Breaking from the narrative.

Via Detroit News:

The Rev. DeeDee Coleman noticed while traveling through Israel last year what residents of the Middle East nation encounter regularly: bomb shelters.

The longtime pastor at Detroit’s Russell Street Missionary Baptist Church was on a trip with the International Fellowship of Christians and Jews, which works to help renovate and build such structures there. Concerned about ones she saw in disrepair, and knowing the threat of attacks constantly looms for even children on playgrounds, the longtime advocate immediately sought a way to boost safety efforts.

“There are rockets being fired and not an ample amount of shelter available,” she said. “It is one thing to preach about Israel; it’s another thing to do something to help — something tangible that people can see and feel.”

That pushed her to pursue “Building Bridges Together — An Afternoon of Song and Inspiration.” The event, scheduled for Sunday at Coleman’s church, is expected to unite gospel and synagogue choirs as well as African American parishioners, Jewish congregations and others to raise money for building and/or renovating bomb shelters in Israel.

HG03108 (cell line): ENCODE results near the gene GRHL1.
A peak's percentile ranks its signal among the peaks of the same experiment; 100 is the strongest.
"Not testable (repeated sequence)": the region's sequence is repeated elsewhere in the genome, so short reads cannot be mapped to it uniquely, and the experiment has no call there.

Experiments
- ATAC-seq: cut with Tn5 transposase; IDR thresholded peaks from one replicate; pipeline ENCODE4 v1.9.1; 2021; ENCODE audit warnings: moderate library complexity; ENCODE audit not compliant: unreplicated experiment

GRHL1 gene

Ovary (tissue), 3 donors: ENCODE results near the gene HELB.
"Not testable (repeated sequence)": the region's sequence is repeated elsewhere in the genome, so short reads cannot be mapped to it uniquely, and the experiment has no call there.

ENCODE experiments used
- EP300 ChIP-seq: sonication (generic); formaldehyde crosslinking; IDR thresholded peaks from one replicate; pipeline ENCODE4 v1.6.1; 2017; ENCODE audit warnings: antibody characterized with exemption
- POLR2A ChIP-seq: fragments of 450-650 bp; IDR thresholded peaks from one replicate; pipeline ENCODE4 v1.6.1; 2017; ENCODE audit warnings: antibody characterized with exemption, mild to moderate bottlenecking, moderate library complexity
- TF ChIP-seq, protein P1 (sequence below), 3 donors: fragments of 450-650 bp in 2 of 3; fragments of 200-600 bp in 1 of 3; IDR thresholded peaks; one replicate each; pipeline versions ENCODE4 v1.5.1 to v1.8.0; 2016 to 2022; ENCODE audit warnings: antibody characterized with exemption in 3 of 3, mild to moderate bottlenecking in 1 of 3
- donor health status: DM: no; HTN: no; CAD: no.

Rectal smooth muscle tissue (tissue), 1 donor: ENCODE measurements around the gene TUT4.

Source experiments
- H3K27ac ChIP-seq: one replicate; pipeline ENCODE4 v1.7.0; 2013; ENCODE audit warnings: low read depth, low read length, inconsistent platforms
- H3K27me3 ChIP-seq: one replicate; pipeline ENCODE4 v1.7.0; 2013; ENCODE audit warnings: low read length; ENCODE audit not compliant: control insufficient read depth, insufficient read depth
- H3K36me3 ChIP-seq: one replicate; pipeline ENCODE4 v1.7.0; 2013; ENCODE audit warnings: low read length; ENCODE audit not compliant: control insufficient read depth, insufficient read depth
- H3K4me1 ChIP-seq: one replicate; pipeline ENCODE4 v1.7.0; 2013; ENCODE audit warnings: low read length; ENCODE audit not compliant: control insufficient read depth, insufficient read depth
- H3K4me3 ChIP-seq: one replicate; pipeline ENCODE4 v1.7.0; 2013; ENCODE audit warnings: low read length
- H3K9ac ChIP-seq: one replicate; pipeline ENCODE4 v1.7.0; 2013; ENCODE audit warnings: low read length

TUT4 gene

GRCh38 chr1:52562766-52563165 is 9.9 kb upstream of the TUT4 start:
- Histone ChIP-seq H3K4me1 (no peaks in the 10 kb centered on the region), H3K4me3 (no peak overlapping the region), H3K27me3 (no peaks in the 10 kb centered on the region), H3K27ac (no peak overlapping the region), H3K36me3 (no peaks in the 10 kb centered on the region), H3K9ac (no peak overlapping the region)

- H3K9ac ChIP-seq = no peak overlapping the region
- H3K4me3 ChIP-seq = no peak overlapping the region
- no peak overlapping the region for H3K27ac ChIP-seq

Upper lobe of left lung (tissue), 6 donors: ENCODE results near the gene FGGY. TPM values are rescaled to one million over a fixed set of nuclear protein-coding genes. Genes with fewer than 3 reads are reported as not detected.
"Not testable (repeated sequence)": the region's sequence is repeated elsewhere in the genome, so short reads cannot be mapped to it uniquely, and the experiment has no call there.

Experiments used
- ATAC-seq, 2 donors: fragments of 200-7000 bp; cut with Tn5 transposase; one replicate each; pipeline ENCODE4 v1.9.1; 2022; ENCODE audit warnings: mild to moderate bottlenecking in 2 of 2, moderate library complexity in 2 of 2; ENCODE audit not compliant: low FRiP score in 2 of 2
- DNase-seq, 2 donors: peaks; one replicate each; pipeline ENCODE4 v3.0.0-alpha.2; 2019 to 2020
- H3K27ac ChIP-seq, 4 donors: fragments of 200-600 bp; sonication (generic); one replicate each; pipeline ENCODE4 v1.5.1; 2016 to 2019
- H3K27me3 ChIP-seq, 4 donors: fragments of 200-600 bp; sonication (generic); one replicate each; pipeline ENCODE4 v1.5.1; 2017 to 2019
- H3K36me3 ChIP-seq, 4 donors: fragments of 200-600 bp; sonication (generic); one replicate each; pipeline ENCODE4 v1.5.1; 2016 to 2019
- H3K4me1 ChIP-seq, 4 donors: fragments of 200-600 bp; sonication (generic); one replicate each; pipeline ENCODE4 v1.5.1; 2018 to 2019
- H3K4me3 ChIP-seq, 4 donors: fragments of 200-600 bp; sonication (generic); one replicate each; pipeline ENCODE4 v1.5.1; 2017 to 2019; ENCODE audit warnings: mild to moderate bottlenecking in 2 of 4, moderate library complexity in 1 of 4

Coinciding with the holiday honoring civil rights icon Martin Luther King Jr., who called on African Americans to reject anti-Semitism, the gathering also signals a new chapter in relations between two groups that share a long history, organizers said.

“We hope that this message of reconciliation, of brotherhood can become a dominant one in America, maybe by example, but somehow to break through the animosity and the hatred and the racism that still exists here,” said Rabbi Yechiel Eckstein, founder and president at the International Fellowship of Christians and Jews.

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